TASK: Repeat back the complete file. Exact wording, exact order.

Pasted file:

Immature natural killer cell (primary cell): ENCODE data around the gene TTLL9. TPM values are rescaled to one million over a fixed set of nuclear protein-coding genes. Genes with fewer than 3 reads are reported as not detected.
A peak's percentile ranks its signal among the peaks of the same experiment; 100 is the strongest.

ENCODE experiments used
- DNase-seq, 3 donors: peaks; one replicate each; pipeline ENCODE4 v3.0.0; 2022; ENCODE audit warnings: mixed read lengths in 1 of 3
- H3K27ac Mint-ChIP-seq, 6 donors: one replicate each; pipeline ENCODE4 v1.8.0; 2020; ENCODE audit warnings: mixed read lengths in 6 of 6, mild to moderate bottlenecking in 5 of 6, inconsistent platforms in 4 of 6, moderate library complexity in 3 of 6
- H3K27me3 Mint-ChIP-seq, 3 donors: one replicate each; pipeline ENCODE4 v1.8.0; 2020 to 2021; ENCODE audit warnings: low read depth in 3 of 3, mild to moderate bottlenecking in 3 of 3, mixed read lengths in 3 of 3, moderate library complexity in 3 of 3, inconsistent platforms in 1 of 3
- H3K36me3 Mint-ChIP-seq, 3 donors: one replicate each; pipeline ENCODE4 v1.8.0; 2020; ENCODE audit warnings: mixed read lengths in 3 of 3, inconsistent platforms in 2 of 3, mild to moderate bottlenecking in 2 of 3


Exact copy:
Immature natural killer cell (primary cell): ENCODE data around the gene TTLL9. TPM values are rescaled to one million over a fixed set of nuclear protein-coding genes. Genes with fewer than 3 reads are reported as not detected.
A peak's percentile ranks its signal among the peaks of the same experiment; 100 is the strongest.

ENCODE experiments used
- DNase-seq, 3 donors: peaks; one replicate each; pipeline ENCODE4 v3.0.0; 2022; ENCODE audit warnings: mixed read lengths in 1 of 3
- H3K27ac Mint-ChIP-seq, 6 donors: one replicate each; pipeline ENCODE4 v1.8.0; 2020; ENCODE audit warnings: mixed read lengths in 6 of 6, mild to moderate bottlenecking in 5 of 6, inconsistent platforms in 4 of 6, moderate library complexity in 3 of 6
- H3K27me3 Mint-ChIP-seq, 3 donors: one replicate each; pipeline ENCODE4 v1.8.0; 2020 to 2021; ENCODE audit warnings: low read depth in 3 of 3, mild to moderate bottlenecking in 3 of 3, mixed read lengths in 3 of 3, moderate library complexity in 3 of 3, inconsistent platforms in 1 of 3
- H3K36me3 Mint-ChIP-seq, 3 donors: one replicate each; pipeline ENCODE4 v1.8.0; 2020; ENCODE audit warnings: mixed read lengths in 3 of 3, inconsistent platforms in 2 of 3, mild to moderate bottlenecking in 2 of 3